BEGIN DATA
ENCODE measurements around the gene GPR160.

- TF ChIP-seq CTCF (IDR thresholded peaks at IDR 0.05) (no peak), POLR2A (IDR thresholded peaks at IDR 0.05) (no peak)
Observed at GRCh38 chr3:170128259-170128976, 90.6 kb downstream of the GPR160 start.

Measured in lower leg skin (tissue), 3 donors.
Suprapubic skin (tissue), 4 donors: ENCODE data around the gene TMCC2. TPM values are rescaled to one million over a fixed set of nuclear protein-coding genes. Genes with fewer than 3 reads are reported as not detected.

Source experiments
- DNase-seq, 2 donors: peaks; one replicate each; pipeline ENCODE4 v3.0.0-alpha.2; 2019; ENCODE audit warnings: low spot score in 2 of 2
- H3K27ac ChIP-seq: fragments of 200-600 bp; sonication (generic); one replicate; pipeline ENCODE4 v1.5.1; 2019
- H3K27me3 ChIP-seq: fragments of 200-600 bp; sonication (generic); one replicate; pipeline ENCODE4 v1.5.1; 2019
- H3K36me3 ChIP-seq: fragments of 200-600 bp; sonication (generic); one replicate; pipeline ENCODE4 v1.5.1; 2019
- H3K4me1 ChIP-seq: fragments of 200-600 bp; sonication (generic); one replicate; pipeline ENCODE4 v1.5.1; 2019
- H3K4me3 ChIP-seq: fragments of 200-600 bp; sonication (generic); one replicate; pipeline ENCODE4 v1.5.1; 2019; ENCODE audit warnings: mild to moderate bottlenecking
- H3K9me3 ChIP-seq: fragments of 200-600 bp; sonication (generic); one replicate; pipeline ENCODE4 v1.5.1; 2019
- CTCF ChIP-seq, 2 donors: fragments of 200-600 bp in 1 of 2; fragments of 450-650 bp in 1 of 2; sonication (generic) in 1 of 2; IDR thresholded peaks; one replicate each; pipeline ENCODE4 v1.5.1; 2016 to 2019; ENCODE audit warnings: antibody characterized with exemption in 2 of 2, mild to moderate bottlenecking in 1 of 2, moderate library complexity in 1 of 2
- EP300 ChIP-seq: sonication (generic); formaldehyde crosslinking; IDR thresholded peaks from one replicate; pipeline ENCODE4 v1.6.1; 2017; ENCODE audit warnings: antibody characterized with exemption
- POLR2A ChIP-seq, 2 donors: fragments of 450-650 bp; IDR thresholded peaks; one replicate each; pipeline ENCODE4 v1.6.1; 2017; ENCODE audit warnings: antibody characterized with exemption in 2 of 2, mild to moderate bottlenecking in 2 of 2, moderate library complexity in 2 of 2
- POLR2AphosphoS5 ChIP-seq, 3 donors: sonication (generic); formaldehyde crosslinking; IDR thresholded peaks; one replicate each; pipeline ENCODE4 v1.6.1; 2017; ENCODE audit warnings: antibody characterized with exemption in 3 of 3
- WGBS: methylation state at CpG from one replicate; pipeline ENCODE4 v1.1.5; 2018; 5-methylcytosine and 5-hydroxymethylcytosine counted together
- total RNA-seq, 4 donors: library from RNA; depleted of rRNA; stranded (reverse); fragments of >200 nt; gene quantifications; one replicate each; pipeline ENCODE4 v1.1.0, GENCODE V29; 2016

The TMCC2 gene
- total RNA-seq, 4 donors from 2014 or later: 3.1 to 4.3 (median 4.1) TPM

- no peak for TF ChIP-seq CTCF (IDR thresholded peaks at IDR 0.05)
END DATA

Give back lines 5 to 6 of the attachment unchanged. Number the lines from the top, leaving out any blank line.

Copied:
Suprapubic skin (tissue), 4 donors: ENCODE data around the gene TMCC2. TPM values are rescaled to one million over a fixed set of nuclear protein-coding genes. Genes with fewer than 3 reads are reported as not detected.

Source experiments